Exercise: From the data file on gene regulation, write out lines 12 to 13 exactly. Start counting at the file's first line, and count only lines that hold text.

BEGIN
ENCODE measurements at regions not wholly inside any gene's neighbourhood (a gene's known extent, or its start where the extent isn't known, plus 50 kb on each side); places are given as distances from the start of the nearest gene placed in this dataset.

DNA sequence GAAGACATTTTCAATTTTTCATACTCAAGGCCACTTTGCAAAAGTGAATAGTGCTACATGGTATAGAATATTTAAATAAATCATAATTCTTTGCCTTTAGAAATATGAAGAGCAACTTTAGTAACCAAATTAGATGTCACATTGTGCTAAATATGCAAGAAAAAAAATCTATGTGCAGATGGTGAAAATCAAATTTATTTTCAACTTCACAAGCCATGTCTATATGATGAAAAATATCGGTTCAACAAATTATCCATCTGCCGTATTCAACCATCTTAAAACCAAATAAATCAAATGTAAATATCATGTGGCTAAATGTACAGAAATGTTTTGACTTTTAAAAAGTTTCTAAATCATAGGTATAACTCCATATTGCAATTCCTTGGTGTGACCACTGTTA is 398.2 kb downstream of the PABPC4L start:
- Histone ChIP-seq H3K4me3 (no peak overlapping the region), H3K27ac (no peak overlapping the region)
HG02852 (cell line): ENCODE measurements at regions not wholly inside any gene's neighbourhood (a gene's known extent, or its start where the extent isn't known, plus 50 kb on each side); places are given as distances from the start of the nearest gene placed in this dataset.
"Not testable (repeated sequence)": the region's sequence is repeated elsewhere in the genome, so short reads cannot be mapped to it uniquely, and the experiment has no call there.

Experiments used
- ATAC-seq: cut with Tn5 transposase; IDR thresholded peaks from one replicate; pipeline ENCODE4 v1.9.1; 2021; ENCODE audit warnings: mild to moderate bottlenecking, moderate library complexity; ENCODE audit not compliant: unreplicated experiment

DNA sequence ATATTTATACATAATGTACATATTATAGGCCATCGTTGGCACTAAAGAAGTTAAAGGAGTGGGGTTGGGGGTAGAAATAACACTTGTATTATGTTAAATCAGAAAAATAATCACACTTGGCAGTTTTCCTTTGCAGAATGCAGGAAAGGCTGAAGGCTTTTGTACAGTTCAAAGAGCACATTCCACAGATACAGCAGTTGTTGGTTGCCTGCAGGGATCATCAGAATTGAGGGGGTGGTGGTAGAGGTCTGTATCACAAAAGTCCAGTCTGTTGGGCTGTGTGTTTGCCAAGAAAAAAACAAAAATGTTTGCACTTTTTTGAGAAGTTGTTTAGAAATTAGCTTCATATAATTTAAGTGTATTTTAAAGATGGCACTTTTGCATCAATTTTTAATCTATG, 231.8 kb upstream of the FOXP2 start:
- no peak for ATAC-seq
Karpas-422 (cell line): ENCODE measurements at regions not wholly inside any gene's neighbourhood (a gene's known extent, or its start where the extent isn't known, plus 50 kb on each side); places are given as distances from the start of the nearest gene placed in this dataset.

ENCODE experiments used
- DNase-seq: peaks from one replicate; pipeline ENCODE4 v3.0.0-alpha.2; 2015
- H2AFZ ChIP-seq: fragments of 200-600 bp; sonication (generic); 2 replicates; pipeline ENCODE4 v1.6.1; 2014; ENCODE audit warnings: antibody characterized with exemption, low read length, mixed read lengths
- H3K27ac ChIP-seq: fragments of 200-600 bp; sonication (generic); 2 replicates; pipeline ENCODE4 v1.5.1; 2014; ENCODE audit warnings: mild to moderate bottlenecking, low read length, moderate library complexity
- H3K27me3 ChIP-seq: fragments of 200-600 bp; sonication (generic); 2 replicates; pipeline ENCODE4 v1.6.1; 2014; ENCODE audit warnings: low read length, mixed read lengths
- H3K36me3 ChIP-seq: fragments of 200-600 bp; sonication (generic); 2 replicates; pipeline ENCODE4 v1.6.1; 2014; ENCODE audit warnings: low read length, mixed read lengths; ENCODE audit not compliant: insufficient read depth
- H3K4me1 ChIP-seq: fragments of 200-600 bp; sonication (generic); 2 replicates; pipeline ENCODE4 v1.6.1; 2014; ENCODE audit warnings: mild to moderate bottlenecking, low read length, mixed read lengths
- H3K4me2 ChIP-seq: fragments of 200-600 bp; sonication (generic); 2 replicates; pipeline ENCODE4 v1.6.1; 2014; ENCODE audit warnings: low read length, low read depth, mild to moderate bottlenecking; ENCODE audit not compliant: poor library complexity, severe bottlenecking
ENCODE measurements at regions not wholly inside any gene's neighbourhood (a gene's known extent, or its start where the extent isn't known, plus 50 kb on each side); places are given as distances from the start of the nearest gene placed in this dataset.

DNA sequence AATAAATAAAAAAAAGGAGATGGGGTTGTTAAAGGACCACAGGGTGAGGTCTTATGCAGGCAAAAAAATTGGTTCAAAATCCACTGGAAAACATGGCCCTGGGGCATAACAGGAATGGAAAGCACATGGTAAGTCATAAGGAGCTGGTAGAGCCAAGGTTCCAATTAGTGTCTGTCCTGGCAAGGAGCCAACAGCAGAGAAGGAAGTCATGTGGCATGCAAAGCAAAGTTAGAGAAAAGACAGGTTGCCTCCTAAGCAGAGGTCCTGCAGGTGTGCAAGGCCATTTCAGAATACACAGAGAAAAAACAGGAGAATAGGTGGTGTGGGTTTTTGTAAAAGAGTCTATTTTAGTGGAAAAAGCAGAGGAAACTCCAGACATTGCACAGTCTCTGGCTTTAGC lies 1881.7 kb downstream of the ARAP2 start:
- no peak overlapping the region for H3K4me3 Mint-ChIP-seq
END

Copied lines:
- DNase-seq: peaks from one replicate; pipeline ENCODE4 v3.0.0-alpha.2; 2015
- H2AFZ ChIP-seq: fragments of 200-600 bp; sonication (generic); 2 replicates; pipeline ENCODE4 v1.6.1; 2014; ENCODE audit warnings: antibody characterized with exemption, low read length, mixed read lengths